We have previously suggested that alphoid arrays made of highly homogeneous HORs evolve by homogenisation/amplification runs which differentiate them into a series of domains that bear almost identical haplotypes as defined by Diagnostic Variant Nucleotides . Moreover, we showed that exchanges between homologues are essentially absent, with each homologue evolving within its particular lineage through the accumulation of unequal crossovers during germ line mitosis. Conversion was viewed as primarily introducing divergence between the repeats.
In the present paper, we have revisited and extended these observations through the analysis of additional chromosomes (1, 3, 5, 19, and 21). We have also examined how the repeats corresponding to the CENP-A nucleosomes of the centromere behave with respect to these evolutionary mechanisms.
The D1Z5 locus is archetypical of the evolution of highly homogeneous alphoid arrays
We first examined the long stretch of alpha satellite DNA from locus D1Z5 (1q), which was available in databases. Knowing the map position of each repeat allowed us to confirm that the same observations could be made along its 55 homogeneous 1866 bp-long tandem repeats, albeit with greater complexity than what was observed and predicted in our previous paper . It is composed of two superimposed domains with relatively short subdomains, showing that the process of homogenisation/amplification acts at a high frequency and provides a somewhat constant flux through the generations. Exchanges were almost absent between the two domains due to the presence of an impassable barrier separating them that was generated by the duplication of a relatively divergent repeat by unequal crossing over, thereby increasing the distance between the most proximal repeats.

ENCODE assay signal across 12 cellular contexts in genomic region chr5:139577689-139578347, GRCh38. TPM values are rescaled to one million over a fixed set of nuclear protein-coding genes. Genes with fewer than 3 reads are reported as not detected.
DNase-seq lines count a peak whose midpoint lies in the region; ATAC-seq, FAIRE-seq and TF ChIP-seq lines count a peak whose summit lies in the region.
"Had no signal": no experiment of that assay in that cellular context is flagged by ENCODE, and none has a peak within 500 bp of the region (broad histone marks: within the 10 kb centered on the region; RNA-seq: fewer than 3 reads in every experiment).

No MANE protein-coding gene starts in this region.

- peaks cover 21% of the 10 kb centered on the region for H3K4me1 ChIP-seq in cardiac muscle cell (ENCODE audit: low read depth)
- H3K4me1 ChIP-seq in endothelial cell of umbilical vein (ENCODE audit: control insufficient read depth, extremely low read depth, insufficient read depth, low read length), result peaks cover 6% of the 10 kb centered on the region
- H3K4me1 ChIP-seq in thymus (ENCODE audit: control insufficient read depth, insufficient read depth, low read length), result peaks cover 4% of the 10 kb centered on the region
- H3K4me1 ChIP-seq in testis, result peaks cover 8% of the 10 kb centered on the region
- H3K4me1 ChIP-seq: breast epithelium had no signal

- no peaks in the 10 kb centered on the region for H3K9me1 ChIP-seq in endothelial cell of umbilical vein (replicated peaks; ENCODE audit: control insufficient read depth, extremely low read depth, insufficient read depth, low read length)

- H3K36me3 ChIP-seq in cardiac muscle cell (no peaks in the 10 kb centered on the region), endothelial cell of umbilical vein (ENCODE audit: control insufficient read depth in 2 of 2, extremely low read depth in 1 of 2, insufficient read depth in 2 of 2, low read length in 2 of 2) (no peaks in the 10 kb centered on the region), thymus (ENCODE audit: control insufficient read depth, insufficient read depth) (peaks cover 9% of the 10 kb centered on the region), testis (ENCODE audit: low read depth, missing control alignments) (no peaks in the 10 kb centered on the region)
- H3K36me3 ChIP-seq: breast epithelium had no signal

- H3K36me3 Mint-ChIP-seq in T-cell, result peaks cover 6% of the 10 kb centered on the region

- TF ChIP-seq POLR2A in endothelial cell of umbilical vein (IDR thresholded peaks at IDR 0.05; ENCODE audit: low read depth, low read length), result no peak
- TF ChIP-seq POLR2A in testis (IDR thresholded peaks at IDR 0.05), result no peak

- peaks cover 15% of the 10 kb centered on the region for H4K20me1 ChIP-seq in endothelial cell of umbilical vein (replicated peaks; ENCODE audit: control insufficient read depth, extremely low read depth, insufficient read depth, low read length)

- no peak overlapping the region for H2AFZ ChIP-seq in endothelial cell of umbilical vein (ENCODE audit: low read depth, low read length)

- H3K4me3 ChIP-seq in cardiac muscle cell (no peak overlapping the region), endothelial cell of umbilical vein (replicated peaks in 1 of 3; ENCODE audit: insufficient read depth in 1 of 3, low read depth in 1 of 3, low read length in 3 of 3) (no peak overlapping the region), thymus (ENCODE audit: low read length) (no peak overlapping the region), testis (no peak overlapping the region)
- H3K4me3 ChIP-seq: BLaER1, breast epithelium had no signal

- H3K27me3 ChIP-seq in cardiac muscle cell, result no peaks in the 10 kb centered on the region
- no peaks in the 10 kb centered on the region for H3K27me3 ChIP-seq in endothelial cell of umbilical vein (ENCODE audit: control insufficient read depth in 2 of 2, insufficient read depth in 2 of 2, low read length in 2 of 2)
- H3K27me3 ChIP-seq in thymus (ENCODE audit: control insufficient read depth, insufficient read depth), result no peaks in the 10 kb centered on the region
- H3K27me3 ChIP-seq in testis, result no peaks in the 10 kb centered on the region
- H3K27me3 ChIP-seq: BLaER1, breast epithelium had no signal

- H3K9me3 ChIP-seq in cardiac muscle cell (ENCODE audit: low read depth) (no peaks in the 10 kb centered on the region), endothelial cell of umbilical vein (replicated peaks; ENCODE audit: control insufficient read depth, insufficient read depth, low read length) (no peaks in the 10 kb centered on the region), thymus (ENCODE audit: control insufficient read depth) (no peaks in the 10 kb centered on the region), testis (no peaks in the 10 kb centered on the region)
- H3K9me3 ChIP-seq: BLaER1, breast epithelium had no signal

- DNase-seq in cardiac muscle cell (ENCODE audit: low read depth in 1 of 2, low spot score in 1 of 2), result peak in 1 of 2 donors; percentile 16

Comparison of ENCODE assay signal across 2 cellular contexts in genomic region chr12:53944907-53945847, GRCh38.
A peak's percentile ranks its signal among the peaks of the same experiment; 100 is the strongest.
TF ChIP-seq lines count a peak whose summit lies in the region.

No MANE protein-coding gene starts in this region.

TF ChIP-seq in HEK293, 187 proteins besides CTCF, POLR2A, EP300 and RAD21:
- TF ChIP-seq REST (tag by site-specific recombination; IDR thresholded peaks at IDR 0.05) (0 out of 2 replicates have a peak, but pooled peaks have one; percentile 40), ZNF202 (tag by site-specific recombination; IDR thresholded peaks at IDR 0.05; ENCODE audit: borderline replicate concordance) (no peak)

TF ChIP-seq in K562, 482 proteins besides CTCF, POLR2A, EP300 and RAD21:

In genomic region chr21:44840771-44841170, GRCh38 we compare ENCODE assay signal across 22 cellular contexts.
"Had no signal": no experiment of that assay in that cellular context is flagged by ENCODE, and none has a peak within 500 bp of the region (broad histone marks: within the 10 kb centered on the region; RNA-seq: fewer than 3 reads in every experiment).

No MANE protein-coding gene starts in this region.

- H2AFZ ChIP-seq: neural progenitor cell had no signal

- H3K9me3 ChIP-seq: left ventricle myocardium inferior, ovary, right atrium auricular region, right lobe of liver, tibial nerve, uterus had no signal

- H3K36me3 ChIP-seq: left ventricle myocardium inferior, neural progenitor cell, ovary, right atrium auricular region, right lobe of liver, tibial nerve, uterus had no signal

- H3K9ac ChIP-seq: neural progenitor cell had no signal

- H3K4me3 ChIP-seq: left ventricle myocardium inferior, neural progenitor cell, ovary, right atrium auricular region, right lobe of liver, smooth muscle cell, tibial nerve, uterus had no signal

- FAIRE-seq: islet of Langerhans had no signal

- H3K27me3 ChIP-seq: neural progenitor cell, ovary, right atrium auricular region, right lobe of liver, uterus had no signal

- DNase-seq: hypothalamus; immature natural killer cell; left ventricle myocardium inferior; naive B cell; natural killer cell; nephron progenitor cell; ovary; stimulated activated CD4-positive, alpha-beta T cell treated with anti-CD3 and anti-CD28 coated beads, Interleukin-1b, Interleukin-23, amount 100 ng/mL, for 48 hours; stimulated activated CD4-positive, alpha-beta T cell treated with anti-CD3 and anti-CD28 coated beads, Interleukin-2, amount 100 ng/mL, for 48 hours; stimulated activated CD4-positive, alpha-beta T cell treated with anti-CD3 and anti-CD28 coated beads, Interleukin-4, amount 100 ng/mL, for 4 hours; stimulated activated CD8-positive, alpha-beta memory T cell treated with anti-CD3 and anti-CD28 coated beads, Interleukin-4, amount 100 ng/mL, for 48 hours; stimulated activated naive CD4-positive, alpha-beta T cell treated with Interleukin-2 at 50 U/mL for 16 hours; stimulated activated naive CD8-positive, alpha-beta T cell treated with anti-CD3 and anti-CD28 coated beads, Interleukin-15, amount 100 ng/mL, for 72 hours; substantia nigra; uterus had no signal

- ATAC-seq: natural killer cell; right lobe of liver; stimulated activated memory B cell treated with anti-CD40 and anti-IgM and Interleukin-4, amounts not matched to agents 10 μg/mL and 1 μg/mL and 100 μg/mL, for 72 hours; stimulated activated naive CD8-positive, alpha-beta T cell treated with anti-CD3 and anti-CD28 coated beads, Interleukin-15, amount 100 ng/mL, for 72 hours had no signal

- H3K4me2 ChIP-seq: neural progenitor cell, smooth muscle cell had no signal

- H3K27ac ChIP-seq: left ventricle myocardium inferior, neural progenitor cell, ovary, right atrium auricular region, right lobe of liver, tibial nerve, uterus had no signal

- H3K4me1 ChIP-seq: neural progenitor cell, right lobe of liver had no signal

When six chromosome 21 homologues were examined, we were able to confirm that the number of DVNs was quite small. In contrast to our previous report, however, only a fraction of them was shared between the homologues, indicating that each chromosome 21 lineage "chooses" its DVNs to be homogenised/amplified independently from the others. We cannot, however, conclude that this "choice" is totally random (see below). A large minority of the copies shared the same haplotype, indicating that the D21Z1 alpha satellite repeats have been relatively stable over time, or, alternatively and more likely, that the formation and fixation of this locus occurred relatively recently.